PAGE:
6. Samantha is ultimately, unrelatable. (Mild spoiler.) In one sense, Her is a classic boy-meets-girl to boy-loses-girl story, but this girl was never really available to be “gotten.” Like my colleague Peg Streep wrote, “it’s all about him.”  At times she controls him (operating him) as if he were a mannequin, at other times she is ingratiating herself with what can only be seen as pandering and manipulation, and ultimately, she values herself more than the relationship.  Ewww.  We know people who act like this—we call them narcissists. 
  7. That’s the problem with Samantha:  she is literally independent of all life forms, so unlike us to be frightening. As humans, we are all reliant and interdependent on each other.  Remove our vulnerability and interdependence, and we become something far less than real and relatable.

But there are people who form relationships with inanimate objects (like the unusual men with their life-size female cartoon body-pillows). We would recognize these men as abnormal, in need of some kind of relational counseling. Yet a recent Singularity University event had one participant claiming, in a supposedly compassionate but actually self-serving tone, that older men in need of sexual relations would be the target market for his proposed sex-bots of the near future. (Cue my own eye-roll. “No, young guys would totally not be into that.”)  We can all see that there’s a gap here that technology purports to fill.  Men are, in general, more socially isolated than women. Theodore’s emptiness and loneliness speak to all of us, but particularly, I think, to men.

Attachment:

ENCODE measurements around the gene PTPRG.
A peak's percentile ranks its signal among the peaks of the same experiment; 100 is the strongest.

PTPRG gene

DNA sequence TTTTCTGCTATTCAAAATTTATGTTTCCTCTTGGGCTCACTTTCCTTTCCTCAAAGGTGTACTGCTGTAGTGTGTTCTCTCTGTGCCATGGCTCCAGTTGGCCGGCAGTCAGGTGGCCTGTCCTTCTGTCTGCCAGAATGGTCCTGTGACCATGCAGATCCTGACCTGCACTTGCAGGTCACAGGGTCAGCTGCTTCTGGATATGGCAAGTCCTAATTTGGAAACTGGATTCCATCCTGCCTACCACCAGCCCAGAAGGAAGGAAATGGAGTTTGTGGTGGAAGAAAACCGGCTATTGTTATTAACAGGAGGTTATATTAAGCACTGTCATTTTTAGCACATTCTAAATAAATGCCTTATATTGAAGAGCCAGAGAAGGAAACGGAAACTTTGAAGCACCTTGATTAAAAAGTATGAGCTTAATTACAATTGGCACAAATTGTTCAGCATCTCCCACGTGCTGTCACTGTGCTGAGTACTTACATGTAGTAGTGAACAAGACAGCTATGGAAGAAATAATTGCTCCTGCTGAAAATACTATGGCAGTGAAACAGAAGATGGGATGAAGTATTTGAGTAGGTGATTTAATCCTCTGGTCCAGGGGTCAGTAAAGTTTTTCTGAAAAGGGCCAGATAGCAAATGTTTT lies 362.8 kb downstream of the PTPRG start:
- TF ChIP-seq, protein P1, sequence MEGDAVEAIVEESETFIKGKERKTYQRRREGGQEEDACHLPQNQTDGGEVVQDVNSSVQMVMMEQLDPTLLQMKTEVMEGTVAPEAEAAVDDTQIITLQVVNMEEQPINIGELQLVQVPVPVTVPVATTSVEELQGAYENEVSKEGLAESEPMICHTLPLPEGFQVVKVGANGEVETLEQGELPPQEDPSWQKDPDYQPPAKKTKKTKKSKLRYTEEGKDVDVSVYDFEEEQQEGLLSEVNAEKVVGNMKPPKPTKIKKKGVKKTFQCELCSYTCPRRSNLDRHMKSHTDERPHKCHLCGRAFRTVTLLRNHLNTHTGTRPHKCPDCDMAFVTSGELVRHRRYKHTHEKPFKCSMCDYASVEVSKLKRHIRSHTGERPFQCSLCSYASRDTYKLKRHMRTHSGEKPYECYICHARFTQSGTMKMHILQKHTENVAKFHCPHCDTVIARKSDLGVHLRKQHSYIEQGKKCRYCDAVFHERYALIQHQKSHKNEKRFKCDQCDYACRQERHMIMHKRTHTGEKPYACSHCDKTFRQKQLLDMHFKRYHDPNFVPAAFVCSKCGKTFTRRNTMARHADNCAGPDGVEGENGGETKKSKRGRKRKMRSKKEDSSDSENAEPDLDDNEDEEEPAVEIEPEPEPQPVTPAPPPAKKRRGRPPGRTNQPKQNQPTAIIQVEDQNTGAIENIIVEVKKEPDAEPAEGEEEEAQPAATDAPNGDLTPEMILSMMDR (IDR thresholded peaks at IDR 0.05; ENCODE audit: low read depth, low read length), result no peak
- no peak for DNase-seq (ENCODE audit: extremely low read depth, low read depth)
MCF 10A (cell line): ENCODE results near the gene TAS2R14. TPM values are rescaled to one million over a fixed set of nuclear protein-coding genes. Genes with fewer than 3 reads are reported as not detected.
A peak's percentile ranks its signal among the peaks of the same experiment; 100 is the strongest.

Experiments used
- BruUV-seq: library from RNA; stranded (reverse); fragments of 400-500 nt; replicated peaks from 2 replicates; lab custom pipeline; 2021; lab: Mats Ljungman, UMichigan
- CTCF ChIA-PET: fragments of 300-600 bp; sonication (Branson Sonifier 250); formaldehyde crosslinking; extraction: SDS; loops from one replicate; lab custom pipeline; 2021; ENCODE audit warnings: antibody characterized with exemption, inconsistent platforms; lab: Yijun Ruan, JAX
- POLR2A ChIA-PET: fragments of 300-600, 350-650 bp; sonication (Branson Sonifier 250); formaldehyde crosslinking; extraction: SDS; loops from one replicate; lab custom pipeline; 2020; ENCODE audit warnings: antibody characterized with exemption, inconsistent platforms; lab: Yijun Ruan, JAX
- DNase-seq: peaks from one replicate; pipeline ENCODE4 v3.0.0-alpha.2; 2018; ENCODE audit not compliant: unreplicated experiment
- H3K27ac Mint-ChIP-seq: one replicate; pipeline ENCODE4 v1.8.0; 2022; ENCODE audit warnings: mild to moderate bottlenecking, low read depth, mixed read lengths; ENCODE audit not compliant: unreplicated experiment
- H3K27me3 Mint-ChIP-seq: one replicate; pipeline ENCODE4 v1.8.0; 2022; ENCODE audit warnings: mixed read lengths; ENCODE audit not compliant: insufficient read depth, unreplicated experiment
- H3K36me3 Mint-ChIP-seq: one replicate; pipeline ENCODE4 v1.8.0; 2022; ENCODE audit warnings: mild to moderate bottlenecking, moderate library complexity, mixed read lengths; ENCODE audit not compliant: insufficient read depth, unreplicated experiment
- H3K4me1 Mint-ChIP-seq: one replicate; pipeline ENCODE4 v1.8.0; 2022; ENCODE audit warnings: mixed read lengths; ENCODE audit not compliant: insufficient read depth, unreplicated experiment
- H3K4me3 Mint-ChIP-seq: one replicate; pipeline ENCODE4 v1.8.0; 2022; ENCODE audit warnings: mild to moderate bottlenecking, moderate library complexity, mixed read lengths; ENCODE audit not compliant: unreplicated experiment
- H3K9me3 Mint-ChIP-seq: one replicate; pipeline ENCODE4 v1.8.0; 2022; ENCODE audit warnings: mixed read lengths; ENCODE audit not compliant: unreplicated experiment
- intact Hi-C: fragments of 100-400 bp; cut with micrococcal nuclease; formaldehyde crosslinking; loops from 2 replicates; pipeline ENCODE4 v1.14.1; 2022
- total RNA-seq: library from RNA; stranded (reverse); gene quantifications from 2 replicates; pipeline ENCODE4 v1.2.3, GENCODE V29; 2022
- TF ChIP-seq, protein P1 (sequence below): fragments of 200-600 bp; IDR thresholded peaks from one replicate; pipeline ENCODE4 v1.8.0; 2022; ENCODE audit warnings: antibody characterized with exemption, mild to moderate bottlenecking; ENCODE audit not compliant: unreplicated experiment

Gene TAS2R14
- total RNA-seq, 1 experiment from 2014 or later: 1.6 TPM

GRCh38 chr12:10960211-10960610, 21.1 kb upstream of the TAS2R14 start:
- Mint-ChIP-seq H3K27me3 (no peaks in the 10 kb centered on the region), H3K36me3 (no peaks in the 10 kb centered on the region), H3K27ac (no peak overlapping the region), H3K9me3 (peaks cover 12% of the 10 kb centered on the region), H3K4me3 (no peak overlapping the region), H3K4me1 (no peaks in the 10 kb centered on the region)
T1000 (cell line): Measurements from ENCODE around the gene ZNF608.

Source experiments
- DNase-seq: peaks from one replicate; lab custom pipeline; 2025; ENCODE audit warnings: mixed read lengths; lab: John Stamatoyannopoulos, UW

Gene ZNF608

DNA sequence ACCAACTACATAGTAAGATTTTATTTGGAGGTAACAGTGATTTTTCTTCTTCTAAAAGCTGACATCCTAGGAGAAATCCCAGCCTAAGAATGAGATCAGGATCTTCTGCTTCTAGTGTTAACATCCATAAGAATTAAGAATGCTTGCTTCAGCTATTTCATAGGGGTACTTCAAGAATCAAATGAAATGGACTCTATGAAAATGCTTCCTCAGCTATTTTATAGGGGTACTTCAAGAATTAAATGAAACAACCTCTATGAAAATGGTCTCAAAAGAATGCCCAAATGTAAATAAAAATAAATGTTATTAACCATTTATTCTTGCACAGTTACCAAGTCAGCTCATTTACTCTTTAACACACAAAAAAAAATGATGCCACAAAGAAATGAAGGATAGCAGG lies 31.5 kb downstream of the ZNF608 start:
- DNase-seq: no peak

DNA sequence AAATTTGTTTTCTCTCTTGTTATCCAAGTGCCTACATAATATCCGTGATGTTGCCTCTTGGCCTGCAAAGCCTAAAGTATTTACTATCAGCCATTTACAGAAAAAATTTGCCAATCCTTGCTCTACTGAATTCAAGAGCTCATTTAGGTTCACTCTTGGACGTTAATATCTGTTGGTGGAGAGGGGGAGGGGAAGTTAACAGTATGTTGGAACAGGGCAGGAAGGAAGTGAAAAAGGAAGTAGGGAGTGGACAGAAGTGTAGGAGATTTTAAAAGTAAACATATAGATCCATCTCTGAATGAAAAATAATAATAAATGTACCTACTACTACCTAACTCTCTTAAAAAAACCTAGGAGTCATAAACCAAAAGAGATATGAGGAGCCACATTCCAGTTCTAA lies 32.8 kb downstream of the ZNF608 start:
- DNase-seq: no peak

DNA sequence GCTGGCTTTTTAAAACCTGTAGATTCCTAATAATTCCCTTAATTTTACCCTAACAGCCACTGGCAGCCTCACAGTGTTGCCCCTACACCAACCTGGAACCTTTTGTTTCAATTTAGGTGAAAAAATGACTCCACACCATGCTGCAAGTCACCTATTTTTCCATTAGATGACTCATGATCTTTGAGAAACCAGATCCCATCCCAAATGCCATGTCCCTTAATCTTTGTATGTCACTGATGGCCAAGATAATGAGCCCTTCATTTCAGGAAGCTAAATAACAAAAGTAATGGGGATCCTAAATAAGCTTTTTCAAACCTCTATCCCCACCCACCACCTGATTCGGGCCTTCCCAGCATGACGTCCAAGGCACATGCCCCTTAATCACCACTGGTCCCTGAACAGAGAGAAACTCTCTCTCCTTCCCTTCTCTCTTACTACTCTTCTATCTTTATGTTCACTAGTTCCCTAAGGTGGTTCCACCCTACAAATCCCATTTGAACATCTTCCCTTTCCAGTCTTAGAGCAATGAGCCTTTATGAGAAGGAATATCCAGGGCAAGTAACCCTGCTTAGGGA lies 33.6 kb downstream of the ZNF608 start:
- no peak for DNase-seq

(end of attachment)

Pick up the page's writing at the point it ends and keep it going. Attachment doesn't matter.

And (mild spoiler in this paragraph), this is the message of the final scene. As Theodore looks out over the twinkling city from the vantage of his roof, he is not Ozymandius, inflated by his might and the power of his creations, from impressive skyscrapers to intoxicating Cyberian companions. Rather, he is just an abandoned boy, struggling to connect in a world that increasingly doesn’t seem to need him.

(I expand on these themes in my manuscript Facebuddha: Transcendence in the Age of Social Networks. You can help me get it published by signing up for my newsletter at www.RaviChandraMD.com.  Thank you for your support!)

© 2014 Ravi Chandra, M.D. All rights reserved.  

Occasional Newsletter to find out about my new book on the psychology of social networks through a Buddhist lens, Facebuddha: Transcendence in the Age of Social Networks: www.RaviChandraMD.com